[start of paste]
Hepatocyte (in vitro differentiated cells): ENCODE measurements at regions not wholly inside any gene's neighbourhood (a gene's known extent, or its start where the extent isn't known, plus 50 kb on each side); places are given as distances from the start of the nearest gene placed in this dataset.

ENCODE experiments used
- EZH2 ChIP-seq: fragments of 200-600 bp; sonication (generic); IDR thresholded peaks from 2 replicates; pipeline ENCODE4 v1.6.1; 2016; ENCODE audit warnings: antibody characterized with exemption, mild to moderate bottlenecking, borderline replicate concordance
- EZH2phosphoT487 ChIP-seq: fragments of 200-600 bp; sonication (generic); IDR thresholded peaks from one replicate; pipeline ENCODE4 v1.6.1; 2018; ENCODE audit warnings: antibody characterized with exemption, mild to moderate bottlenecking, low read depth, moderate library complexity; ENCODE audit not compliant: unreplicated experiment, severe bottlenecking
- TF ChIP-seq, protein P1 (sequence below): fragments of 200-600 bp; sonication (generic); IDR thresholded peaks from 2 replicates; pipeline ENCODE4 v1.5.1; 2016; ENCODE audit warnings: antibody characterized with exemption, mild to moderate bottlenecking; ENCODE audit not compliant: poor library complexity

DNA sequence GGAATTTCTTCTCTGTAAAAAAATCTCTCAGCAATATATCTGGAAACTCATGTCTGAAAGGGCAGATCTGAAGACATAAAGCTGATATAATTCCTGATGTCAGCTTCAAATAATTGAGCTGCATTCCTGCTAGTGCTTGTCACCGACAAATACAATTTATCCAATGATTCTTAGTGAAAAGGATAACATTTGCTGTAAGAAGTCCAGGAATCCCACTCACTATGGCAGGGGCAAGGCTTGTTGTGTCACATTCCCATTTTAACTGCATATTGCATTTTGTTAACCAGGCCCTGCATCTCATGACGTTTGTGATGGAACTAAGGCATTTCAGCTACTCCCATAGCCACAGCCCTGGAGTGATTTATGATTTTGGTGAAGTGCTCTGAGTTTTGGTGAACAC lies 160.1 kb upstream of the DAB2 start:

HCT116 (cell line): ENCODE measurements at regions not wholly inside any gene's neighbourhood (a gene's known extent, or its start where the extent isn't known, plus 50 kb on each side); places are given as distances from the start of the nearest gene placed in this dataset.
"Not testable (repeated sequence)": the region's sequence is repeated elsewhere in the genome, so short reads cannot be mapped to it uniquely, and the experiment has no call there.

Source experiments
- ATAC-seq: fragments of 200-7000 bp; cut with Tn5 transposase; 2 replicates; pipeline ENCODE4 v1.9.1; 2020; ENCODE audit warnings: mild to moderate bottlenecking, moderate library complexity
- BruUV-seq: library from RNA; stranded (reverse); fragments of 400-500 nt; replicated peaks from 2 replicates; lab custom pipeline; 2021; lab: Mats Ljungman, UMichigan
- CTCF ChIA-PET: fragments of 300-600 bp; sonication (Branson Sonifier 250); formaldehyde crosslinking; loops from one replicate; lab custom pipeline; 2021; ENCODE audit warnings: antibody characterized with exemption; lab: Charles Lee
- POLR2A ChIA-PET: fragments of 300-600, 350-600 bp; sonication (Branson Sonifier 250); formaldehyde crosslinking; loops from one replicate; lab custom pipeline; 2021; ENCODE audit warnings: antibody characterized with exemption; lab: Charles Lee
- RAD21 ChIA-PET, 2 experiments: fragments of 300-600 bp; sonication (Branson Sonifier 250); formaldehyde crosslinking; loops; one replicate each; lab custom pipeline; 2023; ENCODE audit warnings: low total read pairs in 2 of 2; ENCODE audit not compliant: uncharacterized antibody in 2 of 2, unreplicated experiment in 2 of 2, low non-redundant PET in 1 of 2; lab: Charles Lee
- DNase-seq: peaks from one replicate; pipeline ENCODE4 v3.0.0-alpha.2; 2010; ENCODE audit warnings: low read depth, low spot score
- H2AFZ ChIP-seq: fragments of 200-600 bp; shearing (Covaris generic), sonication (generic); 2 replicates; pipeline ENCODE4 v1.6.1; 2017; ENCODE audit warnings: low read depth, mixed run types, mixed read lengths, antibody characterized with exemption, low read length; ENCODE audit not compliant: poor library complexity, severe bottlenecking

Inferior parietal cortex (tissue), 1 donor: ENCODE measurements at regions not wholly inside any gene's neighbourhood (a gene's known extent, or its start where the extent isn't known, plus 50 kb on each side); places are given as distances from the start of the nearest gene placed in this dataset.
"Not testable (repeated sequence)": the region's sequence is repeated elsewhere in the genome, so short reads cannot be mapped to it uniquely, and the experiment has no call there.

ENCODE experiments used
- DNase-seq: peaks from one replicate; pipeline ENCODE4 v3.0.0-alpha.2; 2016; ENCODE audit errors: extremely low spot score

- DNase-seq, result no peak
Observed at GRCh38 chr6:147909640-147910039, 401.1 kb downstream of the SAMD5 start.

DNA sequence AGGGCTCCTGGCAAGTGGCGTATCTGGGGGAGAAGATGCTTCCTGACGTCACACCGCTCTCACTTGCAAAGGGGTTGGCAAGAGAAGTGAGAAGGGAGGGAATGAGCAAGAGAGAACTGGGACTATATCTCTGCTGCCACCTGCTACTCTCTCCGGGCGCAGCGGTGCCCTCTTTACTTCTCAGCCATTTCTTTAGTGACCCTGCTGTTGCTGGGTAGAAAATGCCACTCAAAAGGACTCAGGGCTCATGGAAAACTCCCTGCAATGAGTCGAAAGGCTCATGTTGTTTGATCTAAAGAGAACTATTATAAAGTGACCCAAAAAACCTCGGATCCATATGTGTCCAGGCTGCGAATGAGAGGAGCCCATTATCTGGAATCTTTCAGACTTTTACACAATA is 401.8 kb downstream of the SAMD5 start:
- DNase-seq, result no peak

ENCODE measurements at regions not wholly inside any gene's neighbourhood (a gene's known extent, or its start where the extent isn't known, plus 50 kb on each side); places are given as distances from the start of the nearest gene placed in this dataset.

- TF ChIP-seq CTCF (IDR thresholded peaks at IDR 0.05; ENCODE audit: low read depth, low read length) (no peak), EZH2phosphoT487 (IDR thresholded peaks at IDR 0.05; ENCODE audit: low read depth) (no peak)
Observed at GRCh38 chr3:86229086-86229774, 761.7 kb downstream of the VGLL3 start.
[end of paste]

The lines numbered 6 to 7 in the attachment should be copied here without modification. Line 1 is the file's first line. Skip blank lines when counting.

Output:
DNA sequence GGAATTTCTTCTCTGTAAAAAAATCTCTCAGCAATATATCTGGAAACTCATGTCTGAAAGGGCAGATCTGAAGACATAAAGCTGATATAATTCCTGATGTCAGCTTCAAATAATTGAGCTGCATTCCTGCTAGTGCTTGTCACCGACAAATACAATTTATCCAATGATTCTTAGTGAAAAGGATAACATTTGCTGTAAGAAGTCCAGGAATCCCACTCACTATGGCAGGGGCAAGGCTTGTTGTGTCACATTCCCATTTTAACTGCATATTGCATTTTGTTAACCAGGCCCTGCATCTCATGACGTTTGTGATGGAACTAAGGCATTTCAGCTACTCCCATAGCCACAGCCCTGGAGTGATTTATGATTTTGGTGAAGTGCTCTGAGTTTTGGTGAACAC lies 160.1 kb upstream of the DAB2 start:

HCT116 (cell line): ENCODE measurements at regions not wholly inside any gene's neighbourhood (a gene's known extent, or its start where the extent isn't known, plus 50 kb on each side); places are given as distances from the start of the nearest gene placed in this dataset.